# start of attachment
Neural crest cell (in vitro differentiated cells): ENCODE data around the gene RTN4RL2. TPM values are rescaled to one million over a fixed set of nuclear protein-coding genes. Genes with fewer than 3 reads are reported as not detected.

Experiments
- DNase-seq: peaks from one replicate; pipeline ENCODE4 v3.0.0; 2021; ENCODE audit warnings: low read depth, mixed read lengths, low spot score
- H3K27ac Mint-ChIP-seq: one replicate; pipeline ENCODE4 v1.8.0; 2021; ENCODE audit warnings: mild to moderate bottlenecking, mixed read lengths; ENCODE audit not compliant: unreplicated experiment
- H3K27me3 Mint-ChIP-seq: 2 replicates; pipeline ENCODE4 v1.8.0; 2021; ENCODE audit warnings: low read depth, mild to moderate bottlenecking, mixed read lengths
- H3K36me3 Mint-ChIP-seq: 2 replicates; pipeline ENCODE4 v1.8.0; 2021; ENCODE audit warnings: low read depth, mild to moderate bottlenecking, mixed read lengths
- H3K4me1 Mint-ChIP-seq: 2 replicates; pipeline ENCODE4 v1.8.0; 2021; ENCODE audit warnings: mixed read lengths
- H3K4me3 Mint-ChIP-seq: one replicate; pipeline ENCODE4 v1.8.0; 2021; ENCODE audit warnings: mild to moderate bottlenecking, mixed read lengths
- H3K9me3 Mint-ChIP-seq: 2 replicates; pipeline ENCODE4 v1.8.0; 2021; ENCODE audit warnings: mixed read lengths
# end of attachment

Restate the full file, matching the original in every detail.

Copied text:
Neural crest cell (in vitro differentiated cells): ENCODE data around the gene RTN4RL2. TPM values are rescaled to one million over a fixed set of nuclear protein-coding genes. Genes with fewer than 3 reads are reported as not detected.

Experiments
- DNase-seq: peaks from one replicate; pipeline ENCODE4 v3.0.0; 2021; ENCODE audit warnings: low read depth, mixed read lengths, low spot score
- H3K27ac Mint-ChIP-seq: one replicate; pipeline ENCODE4 v1.8.0; 2021; ENCODE audit warnings: mild to moderate bottlenecking, mixed read lengths; ENCODE audit not compliant: unreplicated experiment
- H3K27me3 Mint-ChIP-seq: 2 replicates; pipeline ENCODE4 v1.8.0; 2021; ENCODE audit warnings: low read depth, mild to moderate bottlenecking, mixed read lengths
- H3K36me3 Mint-ChIP-seq: 2 replicates; pipeline ENCODE4 v1.8.0; 2021; ENCODE audit warnings: low read depth, mild to moderate bottlenecking, mixed read lengths
- H3K4me1 Mint-ChIP-seq: 2 replicates; pipeline ENCODE4 v1.8.0; 2021; ENCODE audit warnings: mixed read lengths
- H3K4me3 Mint-ChIP-seq: one replicate; pipeline ENCODE4 v1.8.0; 2021; ENCODE audit warnings: mild to moderate bottlenecking, mixed read lengths
- H3K9me3 Mint-ChIP-seq: 2 replicates; pipeline ENCODE4 v1.8.0; 2021; ENCODE audit warnings: mixed read lengths